Electric Bikes and Big Ambitions – EVieBikes Land in Guernsey

A collection of EVieBike branded electric bikes parked together at North Beach in Guernsey

EVieBikes recently landed in Guernsey, bringing the first ever dockless shared electric vehicles to the island. I got into contact with Gavin Breeze (founder and CEO of EVie), who kindly agreed to discuss with me where EVie came from, what the service means for the islands and their plans for the future!

Interview conducted on 2021/04/09.

A Brief History of EVie

According to Gavin, EVie bikes were “sort of all [his] fault”. After founding a software as a service (SaaS) payment company called DataCash and selling it to MasterCard, he found himself at a loose end. Deciding that he was “too young to sit around doing nothing” Gavin looked for his next project, which came shortly after hearing Phil Male (Chairman of JT) discuss a number of ideas he had for improving Jersey. Of the ideas put forth, Gavin decided that “as a private individual the only one [he] could have the […] remotest impact on was to try and move the dial towards the islands becoming all-electric islands” (moving away from internal combustion engine vehicles).

EVie’s first step towards this goal was to move into the shared vehicle hire space, which started with a launch of a couple of cars in Jersey in December 2019 and quickly expanded to a fleet of 10. It wouldn’t be long however until Covid-19 came along, meaning that “people didn’t want to get into a vehicle that somebody else had been [in] 10 minutes before”. Despite this setback, EVie had already sorted out a lot of the difficult parts (such as getting agreements from the Government of Jersey and figuring out logistics for running the service) and so managed to make it out the other side into the current landscape.

Following on from their electric car and van offering, the next step came about when Gavin “suddenly realised that, actually, launching a dockless shared bike fleet was going to be a hell of a lot easier”. EVieBikes were first made available in March 2020 in Jersey with an initial fleet of 140 bikes. Their first year of use was very positive, with 12,000 users taking 50,812 electric bike rides totalling a cumulative distance of 346,649km in 2020.

12,000 users
190 electric bikes
10 electric cars/vans
50,812 electric bike rides
1,810 electric car journeys
346,649km travelled (or 8.7 laps of the Earth!)
3.5 years of cumulative bike rides
45.8 tonnes of CO2 SAVED

Gavin Breeze

After realising that most EVieBike users were not bike owners themselves but might have an appetite for medium-term ownership EVie began their BlueBike service, a subscription scheme that allows for users to get full-time access to an electric bike without having to commit to purchasing one.

In early April 2021 EVie expanded into Guernsey with an initial set of 25 EVieBikes after talks with Deputy Lindsay De Sausmarez (President of the Committee for the Environment & Infrastructure) indicated that the island would be welcoming of such a platform.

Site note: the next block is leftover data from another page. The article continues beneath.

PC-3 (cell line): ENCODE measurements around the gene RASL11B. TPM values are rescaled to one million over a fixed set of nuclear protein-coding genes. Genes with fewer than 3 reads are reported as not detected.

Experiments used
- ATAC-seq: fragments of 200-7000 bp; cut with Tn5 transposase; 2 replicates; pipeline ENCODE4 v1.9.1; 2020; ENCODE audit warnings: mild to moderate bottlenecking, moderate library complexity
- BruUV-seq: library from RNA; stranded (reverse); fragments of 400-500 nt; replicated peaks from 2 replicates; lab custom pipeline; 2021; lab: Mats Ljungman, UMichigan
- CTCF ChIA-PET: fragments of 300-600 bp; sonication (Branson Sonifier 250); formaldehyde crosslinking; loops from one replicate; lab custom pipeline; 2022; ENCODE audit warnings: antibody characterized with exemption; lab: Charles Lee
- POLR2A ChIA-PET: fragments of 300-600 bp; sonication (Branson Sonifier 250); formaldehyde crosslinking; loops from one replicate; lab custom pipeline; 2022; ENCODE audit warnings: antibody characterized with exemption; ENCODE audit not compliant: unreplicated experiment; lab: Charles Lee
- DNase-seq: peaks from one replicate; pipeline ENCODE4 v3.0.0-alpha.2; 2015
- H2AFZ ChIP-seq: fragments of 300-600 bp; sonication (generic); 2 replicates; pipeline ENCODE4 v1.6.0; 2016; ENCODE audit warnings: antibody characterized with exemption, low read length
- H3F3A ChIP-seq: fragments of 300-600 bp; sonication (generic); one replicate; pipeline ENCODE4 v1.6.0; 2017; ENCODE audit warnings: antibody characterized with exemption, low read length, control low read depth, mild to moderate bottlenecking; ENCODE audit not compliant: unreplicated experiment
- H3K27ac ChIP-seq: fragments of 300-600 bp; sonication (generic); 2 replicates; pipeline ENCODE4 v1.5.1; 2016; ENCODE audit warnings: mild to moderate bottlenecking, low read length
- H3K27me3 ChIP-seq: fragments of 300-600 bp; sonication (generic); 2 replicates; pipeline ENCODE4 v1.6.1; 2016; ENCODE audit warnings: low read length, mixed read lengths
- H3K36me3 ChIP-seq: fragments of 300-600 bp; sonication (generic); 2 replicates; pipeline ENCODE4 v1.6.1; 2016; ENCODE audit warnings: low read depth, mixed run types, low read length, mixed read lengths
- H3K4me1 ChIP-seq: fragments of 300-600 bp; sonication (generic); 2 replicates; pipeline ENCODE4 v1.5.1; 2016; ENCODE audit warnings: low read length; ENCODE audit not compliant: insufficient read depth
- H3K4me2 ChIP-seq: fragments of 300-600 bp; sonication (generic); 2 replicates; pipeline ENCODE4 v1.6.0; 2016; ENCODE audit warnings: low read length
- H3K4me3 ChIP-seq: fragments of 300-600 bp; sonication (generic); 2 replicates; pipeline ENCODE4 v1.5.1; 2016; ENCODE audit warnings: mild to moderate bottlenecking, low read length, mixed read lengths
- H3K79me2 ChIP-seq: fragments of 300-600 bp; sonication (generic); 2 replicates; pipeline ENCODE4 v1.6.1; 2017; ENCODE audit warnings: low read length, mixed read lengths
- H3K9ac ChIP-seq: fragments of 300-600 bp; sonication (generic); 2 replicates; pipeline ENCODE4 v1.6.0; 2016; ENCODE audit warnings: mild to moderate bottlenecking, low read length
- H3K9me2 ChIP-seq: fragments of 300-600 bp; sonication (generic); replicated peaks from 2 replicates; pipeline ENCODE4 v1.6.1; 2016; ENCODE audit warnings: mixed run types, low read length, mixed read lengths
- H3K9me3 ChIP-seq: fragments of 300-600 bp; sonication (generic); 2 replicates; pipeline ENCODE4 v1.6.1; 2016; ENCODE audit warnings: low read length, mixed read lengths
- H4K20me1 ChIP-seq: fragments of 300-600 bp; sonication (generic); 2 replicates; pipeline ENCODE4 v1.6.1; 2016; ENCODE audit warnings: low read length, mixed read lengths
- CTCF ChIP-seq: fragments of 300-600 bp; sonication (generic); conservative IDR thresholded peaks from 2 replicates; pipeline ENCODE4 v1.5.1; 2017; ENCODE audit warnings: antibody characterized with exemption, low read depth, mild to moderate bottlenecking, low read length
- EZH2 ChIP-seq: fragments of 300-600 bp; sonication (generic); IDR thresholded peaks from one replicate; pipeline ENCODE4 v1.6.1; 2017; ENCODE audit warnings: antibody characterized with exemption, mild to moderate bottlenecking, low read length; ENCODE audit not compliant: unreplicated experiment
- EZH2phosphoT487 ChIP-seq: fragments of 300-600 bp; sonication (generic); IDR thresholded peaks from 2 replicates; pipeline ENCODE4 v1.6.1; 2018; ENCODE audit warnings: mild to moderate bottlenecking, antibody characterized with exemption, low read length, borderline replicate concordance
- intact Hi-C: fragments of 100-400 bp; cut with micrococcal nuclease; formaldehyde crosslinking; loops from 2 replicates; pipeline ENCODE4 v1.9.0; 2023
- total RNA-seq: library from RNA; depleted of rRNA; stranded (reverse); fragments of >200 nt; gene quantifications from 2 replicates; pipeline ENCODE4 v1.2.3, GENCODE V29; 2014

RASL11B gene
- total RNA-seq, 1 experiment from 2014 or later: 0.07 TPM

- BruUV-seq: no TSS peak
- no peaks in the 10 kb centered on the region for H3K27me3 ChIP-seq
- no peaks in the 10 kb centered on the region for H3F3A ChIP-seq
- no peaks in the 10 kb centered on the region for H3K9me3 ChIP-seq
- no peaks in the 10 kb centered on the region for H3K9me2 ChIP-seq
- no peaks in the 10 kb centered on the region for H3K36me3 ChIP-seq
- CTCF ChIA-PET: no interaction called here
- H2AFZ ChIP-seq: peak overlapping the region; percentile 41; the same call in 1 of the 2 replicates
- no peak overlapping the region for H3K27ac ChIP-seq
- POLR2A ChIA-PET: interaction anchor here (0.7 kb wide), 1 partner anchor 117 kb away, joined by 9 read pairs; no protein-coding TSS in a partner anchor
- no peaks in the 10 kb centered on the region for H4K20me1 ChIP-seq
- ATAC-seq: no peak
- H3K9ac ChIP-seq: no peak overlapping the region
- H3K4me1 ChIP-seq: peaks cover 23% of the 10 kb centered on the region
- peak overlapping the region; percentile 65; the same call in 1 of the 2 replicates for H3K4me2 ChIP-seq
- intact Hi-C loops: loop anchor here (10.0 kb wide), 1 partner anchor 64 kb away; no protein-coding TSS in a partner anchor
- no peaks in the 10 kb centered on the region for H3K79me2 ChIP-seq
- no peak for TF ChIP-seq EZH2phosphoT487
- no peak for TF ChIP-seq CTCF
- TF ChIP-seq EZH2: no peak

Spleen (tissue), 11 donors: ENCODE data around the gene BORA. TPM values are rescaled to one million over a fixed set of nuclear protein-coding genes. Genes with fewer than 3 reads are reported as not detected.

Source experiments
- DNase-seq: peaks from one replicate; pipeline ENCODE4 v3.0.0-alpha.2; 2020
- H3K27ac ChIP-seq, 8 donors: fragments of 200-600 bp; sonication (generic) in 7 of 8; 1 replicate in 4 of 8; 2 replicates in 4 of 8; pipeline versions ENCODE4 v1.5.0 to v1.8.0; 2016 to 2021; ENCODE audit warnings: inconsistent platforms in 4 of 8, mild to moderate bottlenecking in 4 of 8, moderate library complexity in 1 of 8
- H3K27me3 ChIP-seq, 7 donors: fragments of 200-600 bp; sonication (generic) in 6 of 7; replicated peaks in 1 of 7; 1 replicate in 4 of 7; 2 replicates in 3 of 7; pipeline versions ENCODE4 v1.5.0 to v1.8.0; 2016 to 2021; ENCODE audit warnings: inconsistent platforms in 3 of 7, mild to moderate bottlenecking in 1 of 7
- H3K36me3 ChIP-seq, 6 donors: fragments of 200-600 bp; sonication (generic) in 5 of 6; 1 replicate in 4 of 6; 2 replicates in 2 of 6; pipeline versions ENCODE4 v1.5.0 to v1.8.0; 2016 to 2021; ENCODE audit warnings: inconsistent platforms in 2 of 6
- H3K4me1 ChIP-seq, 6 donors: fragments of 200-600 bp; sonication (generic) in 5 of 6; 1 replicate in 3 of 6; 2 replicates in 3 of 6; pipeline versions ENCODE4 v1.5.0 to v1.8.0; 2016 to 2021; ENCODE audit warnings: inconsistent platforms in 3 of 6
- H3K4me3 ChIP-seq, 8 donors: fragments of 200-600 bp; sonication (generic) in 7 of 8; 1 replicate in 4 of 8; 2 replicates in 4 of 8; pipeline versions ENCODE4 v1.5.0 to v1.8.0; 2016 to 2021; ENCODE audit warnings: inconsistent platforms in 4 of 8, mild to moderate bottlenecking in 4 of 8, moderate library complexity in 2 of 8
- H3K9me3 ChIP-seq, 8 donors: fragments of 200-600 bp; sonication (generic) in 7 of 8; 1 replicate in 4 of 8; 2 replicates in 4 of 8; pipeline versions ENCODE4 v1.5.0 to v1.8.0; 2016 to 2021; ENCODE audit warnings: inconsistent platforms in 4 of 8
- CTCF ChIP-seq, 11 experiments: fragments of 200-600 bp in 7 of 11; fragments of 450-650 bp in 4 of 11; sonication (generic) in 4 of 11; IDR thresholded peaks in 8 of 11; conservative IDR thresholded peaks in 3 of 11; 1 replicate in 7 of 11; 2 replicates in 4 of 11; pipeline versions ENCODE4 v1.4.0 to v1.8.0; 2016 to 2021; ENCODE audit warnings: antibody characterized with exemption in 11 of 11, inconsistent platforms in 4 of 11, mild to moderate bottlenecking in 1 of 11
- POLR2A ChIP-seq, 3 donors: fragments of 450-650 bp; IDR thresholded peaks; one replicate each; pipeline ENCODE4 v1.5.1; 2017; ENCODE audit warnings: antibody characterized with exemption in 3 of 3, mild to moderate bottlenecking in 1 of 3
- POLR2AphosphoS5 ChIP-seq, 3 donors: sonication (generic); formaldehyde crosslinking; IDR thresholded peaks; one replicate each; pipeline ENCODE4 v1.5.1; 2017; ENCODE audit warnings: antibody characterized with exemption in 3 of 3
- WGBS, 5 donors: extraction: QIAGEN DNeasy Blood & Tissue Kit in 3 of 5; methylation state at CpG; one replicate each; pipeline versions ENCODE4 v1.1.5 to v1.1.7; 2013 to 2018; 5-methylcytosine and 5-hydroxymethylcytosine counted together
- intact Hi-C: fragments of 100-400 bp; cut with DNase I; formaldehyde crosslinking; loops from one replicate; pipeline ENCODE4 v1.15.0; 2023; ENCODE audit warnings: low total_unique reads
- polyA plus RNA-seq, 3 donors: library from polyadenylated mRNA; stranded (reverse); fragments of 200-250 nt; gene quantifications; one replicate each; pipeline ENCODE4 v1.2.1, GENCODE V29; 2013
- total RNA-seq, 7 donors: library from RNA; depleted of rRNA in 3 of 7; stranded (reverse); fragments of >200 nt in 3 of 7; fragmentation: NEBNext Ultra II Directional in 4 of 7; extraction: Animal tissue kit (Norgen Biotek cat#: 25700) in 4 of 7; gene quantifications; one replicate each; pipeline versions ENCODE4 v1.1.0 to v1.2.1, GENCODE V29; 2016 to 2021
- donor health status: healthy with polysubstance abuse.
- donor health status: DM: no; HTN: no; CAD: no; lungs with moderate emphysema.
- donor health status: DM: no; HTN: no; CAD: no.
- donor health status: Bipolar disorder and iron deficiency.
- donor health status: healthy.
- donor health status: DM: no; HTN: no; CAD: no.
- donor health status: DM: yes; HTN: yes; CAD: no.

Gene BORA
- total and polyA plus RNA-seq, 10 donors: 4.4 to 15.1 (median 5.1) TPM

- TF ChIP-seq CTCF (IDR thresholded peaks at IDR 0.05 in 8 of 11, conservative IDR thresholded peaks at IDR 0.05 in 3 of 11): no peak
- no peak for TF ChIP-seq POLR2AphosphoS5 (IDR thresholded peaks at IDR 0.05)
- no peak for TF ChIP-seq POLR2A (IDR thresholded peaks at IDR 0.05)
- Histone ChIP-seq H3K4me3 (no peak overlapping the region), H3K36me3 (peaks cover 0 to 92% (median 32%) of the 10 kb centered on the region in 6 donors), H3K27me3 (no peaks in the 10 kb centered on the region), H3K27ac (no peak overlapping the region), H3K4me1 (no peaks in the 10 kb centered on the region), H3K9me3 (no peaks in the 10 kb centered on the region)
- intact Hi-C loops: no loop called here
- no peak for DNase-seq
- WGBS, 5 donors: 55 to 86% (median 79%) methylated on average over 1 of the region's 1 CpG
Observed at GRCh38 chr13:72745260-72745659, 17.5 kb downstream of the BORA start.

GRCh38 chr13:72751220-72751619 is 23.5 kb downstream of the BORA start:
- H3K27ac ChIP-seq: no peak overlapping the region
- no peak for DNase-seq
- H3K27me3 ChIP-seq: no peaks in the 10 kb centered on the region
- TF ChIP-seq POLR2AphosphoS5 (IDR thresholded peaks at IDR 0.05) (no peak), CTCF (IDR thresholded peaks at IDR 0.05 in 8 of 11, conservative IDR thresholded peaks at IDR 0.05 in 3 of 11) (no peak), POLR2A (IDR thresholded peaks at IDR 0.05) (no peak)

An EVieBike branded electric bike parked at the bike racks outside M and S in St Martin, Guernsey

EVie in the Present

The Target Markets of EVieBikes

Although EVieBikes can be used to get around as with any other bike, Gavin mentioned that they’re aiming for three main target markets:

  1. Tourists (when they’re allowed back in the islands)
  2. Commuters
  3. People running daytime errands

The parking situation in Guernsey was raised as a particularly large factor influencing this. After talking about the lengths that many Guernsey residents go to in order to secure a town parking space in the morning, Gavin mentioned that “if you do have to pop out at some time during the day you’re very reluctant to do it because you’re going to lose your car parking space! Whereas if you could just jump on a bike, keep your car parking space for when you want to go home in it and pop out and do your 10 minutes down the road, then why not?”.

Running a Responsible Dockless Bike Platform

Even after figuring out the logistics and operations required to bring EVie to the islands, operating the service is no mean feat. Phil Le Poidevin is EVie’s “man on the ground” where he is in charge of the Guernsey rollout and looking after the fleet, moving the bikes around to anticipate demand and to make sure that the bikes aren’t left scattered across the island.

Although Phil is indispensible in making sure that the bikes are where they can best be used, Gavin noted the importance of incentivising responsible behaviour from users as well: “There are a couple of ways in which we can do that. One is to try and encourage people to actually return their bike to a geolocated virtual bike rack. […] The other layer on top of that is what we call ‘yellow zones’. A ‘yellow zone’ is a demarked area where […] you simply cannot end your rental”.